Penn State University
This research will develop theory and methods for disease surveillance systems. Such systems are crucial for the control and elimination of animal and human infectious diseases. For newly emerging diseases, as well as those that have not been well studied, the development of evidence-based policy is hampered by a lack of locally-specific data. This lack is also faced by many low-and-middle income countries. The project will use outbreaks of foot-and-mouth disease (FMD) virus in Turkey as a case-study. Working with well-documented surveillance on historical outbreaks, this project will identify what data are necessary to estimate disease burden and outbreak risk, and will evaluate FMD mitigation strategies. The researchers will then work with veterinary training workshops in Kenya and Uganda to translate lessons learned from the Turkey case-study to the development of surveillance programs in East Africa. The resulting theory and methods will serve as a guide for developing surveillance systems for a wide variety of animal and human diseases in the US and elsewhere. The project also will provide an international research experience to US graduate students and post-doctoral scholars. This project will develop theory and methods for the scale-up and adaptation of infectious disease surveillance systems in tandem with the development of dynamic disease transmission models to support disease control and elimination policies. While surveillance data will always advance scientific understanding, model-based prioritization of data collection and surveillance system design will lead to more efficient data collection to specifically support policy goals. This research will retrospectively analyze a time series of FMD virus outbreaks in livestock in Turkey between 2001-2012. This data set, which includes detailed records of the location, timing, size, and virus strain for each outbreak is uncommonly well-resolved and represents a gold standard of a nearly perfect surveillance system for a livestock disease. This project will first fit spatially-explicit stochastic models of farm-to-farm FMD transmission to the full data to derive the best-case understanding of dynamics, and predictability, of an FMD outbreak; this analysis will be the first country-scale model of endemic FMD transmission. Then, the researchers will strip away elements of the data to assess the minimally sufficient data necessary to estimate the burden of FMD disease, estimate the risk of FMD outbreaks, and evaluate FMD mitigation strategies, relative to the best-case analysis. The result will be novel methods for the integration of current model predictions into the optimal allocation of future surveillance to detect and/or mitigate outbreaks.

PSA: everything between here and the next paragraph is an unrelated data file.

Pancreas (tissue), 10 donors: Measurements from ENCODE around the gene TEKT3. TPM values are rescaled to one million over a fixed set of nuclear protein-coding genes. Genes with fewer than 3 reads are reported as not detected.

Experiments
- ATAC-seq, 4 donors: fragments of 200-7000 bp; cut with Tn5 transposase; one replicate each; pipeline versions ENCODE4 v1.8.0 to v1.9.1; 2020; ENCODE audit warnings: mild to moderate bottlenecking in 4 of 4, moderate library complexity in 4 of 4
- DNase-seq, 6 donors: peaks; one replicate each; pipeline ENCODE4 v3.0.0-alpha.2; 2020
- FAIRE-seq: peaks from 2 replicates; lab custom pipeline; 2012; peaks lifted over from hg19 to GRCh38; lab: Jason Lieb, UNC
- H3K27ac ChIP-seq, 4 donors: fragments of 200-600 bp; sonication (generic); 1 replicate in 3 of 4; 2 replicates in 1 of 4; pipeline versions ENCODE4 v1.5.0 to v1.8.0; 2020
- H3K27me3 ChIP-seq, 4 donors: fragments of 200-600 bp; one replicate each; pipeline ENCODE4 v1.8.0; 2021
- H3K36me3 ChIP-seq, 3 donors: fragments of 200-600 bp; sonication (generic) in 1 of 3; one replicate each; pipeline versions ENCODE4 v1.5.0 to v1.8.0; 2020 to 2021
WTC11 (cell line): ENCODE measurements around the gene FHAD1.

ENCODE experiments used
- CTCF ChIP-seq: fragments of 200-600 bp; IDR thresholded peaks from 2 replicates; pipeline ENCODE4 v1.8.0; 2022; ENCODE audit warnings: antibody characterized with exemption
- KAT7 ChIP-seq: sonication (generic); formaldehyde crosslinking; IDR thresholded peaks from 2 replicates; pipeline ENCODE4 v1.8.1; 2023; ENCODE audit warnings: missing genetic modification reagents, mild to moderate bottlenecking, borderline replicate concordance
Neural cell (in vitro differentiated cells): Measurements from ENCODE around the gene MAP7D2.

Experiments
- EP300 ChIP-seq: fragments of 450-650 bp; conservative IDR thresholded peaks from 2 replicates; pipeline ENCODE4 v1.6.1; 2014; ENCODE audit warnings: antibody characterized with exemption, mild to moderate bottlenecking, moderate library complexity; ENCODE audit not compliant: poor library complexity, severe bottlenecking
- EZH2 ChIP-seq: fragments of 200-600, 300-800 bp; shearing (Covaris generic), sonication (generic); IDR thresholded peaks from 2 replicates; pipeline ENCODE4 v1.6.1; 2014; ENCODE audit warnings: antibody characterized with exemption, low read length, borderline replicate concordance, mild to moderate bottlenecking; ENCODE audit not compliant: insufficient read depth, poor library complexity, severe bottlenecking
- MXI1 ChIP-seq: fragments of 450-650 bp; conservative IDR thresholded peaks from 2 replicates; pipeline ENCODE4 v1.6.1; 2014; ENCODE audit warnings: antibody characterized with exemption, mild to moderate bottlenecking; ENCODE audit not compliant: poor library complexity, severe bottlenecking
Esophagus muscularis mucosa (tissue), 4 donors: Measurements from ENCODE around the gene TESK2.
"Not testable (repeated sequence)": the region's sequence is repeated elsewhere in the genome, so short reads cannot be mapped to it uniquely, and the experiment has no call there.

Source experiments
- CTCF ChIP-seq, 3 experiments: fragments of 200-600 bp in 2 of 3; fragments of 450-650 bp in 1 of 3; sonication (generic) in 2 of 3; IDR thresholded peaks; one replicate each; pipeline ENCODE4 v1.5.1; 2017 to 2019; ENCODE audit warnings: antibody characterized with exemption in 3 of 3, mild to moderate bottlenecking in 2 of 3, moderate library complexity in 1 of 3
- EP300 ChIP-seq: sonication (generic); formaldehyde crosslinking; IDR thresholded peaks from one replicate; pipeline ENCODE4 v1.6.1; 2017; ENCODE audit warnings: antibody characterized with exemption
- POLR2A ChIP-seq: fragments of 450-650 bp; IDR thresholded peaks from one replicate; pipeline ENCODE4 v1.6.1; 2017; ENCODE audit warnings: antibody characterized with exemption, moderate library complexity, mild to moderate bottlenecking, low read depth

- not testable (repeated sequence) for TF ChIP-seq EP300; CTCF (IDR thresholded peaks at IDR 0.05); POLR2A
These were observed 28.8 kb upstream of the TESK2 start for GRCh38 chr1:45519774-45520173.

Division Of Environmental Biology